(d) Migration

  • The study says that since the 1950s, migration has had only a modest impact on India’s religious composition.
  • More than 99% of people who live in India were also born in India, and migrants leaving India outnumber immigrants three-to-one, with “Muslims more likely than Hindus to leave India”, while “immigrants into India from Muslim-majority counties are disproportionately Hindu.”

(e) Religious conversions

  • Religious conversion has also had a negligible impact on India’s overall composition, with 98% of Indian adults still identifying with the religion in which they were raised.

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Foreign Policy Watch: India-United States

What is Havana Syndrome?


From UPSC perspective, the following things are important :

Prelims level : Havana Syndrome

Mains level : Sonic Warfare tactics

A US intelligence officer traveling with CIA director William Burns has reported symptoms of Havana Syndrome.

What is Havana Syndrome?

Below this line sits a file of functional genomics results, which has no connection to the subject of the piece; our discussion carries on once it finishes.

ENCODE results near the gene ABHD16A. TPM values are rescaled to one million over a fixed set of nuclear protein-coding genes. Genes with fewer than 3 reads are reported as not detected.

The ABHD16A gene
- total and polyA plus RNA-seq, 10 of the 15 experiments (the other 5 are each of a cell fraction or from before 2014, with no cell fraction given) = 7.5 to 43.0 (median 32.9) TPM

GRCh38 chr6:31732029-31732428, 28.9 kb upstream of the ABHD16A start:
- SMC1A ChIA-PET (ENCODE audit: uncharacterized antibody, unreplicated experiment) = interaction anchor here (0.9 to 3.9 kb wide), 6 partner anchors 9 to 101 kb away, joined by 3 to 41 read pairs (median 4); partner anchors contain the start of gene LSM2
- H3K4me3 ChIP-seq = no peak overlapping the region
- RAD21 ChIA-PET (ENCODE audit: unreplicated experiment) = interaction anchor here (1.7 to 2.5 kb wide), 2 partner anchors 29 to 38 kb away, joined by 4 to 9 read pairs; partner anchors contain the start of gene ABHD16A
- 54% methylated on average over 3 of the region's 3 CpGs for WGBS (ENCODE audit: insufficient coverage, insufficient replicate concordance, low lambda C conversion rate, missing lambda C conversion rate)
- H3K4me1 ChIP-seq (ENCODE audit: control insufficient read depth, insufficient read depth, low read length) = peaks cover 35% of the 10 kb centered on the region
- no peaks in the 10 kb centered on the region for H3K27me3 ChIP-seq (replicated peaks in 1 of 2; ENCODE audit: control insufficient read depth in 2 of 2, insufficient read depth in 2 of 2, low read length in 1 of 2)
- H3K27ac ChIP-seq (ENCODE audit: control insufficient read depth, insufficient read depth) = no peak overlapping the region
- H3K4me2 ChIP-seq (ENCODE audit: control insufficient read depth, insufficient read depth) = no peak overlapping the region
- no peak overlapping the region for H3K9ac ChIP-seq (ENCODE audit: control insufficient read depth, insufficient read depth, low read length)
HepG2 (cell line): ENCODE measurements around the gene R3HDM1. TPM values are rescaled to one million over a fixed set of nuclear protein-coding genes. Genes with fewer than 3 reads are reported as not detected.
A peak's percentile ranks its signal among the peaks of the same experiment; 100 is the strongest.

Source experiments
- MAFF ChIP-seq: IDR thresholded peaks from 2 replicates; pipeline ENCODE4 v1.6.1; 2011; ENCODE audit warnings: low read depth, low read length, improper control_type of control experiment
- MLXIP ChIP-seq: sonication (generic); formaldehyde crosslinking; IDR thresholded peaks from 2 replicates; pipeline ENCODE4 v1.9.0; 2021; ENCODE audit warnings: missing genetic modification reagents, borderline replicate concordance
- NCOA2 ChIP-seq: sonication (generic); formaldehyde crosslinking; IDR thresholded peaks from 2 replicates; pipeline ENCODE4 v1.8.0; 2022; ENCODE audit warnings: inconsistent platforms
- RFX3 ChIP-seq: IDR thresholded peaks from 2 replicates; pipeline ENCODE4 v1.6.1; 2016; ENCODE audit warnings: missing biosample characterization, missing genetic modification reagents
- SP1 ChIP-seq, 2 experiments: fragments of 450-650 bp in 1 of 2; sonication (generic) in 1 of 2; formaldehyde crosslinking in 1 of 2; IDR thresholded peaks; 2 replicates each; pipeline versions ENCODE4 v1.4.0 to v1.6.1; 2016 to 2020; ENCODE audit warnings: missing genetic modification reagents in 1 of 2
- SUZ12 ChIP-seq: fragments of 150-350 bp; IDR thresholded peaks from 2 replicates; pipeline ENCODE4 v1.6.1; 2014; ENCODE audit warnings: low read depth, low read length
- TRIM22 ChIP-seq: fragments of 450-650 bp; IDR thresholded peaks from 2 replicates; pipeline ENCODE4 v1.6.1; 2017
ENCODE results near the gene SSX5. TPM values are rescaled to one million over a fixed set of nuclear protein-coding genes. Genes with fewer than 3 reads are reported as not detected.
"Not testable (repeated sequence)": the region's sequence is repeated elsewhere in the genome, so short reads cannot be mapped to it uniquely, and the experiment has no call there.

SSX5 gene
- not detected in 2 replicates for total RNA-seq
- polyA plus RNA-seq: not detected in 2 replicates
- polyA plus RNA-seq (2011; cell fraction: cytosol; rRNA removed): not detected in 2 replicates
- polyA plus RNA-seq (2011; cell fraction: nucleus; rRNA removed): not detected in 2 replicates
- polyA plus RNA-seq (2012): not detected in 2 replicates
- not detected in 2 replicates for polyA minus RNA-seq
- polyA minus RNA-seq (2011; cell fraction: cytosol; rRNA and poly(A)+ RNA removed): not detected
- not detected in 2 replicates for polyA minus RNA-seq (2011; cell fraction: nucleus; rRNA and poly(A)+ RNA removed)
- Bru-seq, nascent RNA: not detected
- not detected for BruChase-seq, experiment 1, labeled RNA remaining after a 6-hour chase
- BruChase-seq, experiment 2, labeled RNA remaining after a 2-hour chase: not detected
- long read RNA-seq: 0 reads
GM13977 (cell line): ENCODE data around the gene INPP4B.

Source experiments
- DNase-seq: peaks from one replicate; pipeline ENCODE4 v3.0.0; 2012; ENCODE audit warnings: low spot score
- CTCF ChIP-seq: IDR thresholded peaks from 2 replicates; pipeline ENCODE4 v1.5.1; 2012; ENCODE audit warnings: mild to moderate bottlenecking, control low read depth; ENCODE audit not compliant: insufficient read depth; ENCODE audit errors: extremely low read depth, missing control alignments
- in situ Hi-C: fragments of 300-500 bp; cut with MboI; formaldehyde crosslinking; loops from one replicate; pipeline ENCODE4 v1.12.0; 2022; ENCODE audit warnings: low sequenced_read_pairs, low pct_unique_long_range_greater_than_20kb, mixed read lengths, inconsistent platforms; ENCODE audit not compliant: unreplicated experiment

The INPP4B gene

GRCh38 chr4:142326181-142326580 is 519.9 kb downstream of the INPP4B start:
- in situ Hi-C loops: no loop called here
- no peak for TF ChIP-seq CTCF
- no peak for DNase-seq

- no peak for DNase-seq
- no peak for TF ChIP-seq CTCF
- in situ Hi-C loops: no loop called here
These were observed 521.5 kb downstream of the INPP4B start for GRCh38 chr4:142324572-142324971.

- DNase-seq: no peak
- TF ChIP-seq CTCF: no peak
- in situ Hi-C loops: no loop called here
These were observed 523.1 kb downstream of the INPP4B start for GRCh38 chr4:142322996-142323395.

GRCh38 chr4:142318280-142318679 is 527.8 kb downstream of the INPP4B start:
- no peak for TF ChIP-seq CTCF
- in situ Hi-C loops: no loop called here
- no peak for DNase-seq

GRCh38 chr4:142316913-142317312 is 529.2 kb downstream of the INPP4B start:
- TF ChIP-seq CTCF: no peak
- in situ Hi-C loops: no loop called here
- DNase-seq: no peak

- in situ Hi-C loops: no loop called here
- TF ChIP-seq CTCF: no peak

• Havana Syndrome refers to a set of mental health symptoms that are said to be experienced by US intelligence and embassy officials in various countries.
  • It typically involves symptoms such as hearing certain sounds without any outside noise being present, nausea, vertigo and headaches, memory loss and issues with balance.
  • As the name suggests, it traces its roots to Cuba.
  • In late 2016, US officials in embassy began experiencing sudden bursts of pressure in their brain followed by persistent headaches, feeling of disorientation and insomnia.

How severe is it?

  • In 2018, at least three CIA officers working under diplomatic cover in Cuba had reported troubling sensations that seemed to leave serious injuries.
  • Some officers are being compulsorily retired for their inability to coherently discharge his duty and another needing a hearing aid.

Has Havana Syndrome been reported anywhere else?

  • Since the Cuban incident, American intelligence and foreign affairs officials posted in various countries have reported symptoms of the syndrome.
  • In early 2018, similar accusations began to be made by US diplomats in China.
  • The US media has reported around 130 such attacks across the world including at Moscow in Russia, Poland, Georgia, Taiwan, Colombia, Kyrgyzstan, Uzbekistan, and Austria, among others.

What are the causes of Havana Syndrome?

  • No one is entirely sure. But it is speculated to be a “sonic attack”.